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Brexit sparks 'ever worsening' NHS staffing crisis

Hospitals across our region are bracing themselves for an ever worsening staffing crisis - because of growing fears about Brexit.

New research reveals a double-edged threat with more people from the European Union leaving the NHS and fewer joining. But the reason is the same - concern for the future after Britain leaves the EU.

It comes as Sussex Partnership NHS Foundation Trust launches a new video campaign in a bid to recruit 150 nurses.

Andy Dickenson reports and speaks to Dame Donna Kinnair, director of nursing at the Royal College of Nursing, GP Dr Hubertus Von Blumenthal, Dr Chaand Nagpaul, Chair of the British Medical Association, Diane Hull, Chief Nurse of Sussex Partnership Trust, and John Richardson, filmmaker and former service user.


  1. Sarah Saunders

A tale of survival from the night of the Great Storm of 1987

For many people in the South East the night of the Great Storm 30 years ago was the longest and most terrifying night of their lives.

Simon Corby, who was just 22 at the time, was in a hotel in Hastings devastated by the wind.

Incredibly he lived, despite falling through the floor in an avalanche of concrete and rubble when the chimney fell in.

He's been telling Sarah Saunders his remarkable story of survival.

Mother's life-saving work born out of son's tragic death

Five years ago, Darran Saunders lost her son Connor when he was fatally injured in an unprovoked attack.

But Darran, from Woodingdean in Sussex, vowed that something positive must come out of the tragedy.

Her tireless fundraising has provided life-saving equipment and training for more than sixty schools and sports clubs.

Now, Darran has been nominated for a Pride of Britain regional award, as Malcolm Shaw reports.


Why is the sun red & why is the sky a strange colour?

A red sun at Mudeford Dorset Credit: Emma Duguid

According to the Met Office, the red sun is caused by winds pulling up Saharan dust.

This dust is then reflected and refracted in longer wavelengths, giving a red appearance to the sky. This dust scatters the blue light from the sun letting more red light through much as at sunrise or sunset.

Some areas have been forced to turn on street lights in the middle of the day as the dust partially blocked out the sun.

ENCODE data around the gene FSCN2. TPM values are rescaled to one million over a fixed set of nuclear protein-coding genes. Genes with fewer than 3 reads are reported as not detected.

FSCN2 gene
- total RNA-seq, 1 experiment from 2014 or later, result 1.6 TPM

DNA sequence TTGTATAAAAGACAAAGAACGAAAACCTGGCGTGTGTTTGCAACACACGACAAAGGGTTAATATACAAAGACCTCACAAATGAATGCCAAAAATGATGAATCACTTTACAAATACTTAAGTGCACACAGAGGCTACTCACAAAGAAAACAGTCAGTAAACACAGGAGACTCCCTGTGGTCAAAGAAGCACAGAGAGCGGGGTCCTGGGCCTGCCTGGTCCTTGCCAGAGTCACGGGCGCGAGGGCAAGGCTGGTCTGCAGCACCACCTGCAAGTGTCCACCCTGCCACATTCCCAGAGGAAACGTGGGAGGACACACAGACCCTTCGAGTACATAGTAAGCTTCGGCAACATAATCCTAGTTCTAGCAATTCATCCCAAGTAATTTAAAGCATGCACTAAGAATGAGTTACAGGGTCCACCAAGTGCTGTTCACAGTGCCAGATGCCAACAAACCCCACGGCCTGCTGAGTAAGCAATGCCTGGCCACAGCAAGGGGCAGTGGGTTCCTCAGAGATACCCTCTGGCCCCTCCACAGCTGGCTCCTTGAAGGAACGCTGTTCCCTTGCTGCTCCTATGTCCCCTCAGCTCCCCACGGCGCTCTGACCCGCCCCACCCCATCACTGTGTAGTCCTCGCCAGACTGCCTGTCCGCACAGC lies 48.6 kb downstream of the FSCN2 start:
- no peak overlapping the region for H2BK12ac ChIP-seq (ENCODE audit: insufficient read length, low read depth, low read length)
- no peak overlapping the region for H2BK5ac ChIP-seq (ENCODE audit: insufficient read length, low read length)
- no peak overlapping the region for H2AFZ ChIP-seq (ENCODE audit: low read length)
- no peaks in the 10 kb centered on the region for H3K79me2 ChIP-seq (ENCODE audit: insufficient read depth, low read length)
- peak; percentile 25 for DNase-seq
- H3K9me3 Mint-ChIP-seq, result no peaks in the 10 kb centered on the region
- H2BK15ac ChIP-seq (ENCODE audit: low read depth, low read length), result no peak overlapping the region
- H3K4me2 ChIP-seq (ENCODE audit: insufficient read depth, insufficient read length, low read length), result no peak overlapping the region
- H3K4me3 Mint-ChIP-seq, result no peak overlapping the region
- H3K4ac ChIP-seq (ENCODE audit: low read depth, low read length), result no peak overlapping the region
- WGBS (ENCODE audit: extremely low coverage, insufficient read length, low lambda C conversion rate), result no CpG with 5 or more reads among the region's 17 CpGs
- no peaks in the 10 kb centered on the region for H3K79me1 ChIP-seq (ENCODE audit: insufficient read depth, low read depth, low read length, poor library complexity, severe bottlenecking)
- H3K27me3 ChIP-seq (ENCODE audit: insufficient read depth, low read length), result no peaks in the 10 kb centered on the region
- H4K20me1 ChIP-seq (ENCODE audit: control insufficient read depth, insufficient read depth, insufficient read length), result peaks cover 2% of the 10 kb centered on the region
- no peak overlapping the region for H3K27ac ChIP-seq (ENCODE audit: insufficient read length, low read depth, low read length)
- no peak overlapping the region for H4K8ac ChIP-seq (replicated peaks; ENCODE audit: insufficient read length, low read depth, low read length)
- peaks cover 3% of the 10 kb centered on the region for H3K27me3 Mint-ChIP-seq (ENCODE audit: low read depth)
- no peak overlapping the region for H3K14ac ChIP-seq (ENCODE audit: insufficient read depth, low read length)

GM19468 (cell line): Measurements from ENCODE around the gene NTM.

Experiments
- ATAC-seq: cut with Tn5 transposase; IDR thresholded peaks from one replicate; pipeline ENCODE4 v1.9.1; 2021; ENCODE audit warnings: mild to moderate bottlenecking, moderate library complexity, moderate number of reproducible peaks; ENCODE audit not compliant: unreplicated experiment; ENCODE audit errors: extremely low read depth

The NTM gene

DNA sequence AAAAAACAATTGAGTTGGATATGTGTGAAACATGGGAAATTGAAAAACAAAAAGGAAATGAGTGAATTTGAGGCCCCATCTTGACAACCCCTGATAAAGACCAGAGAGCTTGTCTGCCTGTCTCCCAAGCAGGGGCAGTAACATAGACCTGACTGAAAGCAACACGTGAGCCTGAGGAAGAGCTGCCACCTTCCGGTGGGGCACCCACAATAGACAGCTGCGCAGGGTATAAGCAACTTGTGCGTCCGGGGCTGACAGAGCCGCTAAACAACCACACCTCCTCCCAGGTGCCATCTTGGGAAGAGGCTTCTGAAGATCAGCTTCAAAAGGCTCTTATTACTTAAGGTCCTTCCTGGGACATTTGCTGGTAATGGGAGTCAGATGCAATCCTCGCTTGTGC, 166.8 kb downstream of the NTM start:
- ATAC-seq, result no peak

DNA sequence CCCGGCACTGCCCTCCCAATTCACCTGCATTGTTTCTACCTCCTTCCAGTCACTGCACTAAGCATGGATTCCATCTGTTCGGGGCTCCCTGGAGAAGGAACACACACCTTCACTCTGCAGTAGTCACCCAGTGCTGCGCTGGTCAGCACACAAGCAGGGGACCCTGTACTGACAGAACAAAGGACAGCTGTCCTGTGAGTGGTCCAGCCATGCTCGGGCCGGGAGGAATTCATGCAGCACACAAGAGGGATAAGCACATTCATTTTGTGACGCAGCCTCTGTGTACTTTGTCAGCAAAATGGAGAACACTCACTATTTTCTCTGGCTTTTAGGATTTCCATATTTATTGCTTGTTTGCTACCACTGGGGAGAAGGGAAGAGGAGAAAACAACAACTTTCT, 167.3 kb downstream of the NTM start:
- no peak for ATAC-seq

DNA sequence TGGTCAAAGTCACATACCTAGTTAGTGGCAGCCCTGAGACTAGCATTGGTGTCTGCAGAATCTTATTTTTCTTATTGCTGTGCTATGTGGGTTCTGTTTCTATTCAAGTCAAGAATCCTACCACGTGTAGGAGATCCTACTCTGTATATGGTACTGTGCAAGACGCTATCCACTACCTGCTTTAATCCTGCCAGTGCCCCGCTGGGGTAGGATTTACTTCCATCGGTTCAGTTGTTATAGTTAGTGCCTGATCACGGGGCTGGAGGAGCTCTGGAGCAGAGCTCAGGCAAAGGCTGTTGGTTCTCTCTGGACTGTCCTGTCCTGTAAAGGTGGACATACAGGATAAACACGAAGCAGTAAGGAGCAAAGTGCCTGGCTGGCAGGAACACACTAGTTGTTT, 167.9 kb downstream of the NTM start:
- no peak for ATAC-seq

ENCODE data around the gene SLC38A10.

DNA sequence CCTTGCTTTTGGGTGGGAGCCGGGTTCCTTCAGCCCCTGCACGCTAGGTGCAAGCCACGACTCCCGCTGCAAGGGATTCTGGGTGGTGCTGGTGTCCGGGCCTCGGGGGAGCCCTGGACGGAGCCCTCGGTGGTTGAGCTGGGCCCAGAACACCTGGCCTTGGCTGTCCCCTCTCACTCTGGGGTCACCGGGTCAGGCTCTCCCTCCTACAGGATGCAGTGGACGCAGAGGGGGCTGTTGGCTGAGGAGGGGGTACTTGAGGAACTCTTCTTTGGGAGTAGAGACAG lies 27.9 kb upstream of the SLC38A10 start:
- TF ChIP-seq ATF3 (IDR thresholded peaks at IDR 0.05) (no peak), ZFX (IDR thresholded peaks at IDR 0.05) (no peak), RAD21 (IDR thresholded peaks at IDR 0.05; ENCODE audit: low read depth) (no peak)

Wilton Windmill, Just South Of Hungerford. Credit: Ken Rayner

Smoke from wildfires occurring over northern Iberia has also been pulled up high up into the atmosphere by ex hurricane Ophelia.

Some aircraft flying at altitude have reported a smell of burning in the cabin which reinforces this theory.

The sun over the New Forest Credit: Greg Parker

Hampshire County Council forced to save another £140m - some services will be cut

Hampshire County Council has an annual budget of almost £2 billion pounds. That money is spent on public services like education, roads, libraries, public health and waste disposal.

So far - since central Government's funding began to be cut in 2008 - the council has saved £340 million from its budget.

Council has to cut £140m of services Credit: HCC

Because of the rising cost of adult social care - like services for the elderly - it has increased council tax. Despite that, it says it faces a budget shortfall of £140 million.

Leader of HCC Roy Perry Credit: HCC

We have been reporting for some time now, the extent of the financial challenge that we continue to face. With our revenue support grant from Government soon coming to an end, together with rising inflation and significant increases in the numbers of elderly people, younger adults and children needing care - the pressures are mounting.

Members of the public, for good reasons, tend not to see the children in the care of the County Council, or those on the 'at risk register', but there is no doubt in my mind that they must be our highest priority to protect.

– Roy Perry

We are limited on the level by which we can increase council tax, and changes to the law would be needed to enable us to introduce or increase charges for some services - even though residents have indicated they would prefer to make contributions for some discretionary services rather than lose them.

The financial outlook remains extremely challenging. It's going to be very difficult indeed to achieve a further £140 million of savings, on top of the £340 million of spending reductions we have had to make since our funding from central Government began to reduce in 2008.

– Roy Perry

A final decision on where the cuts will be come wil be made by full council on November 2.

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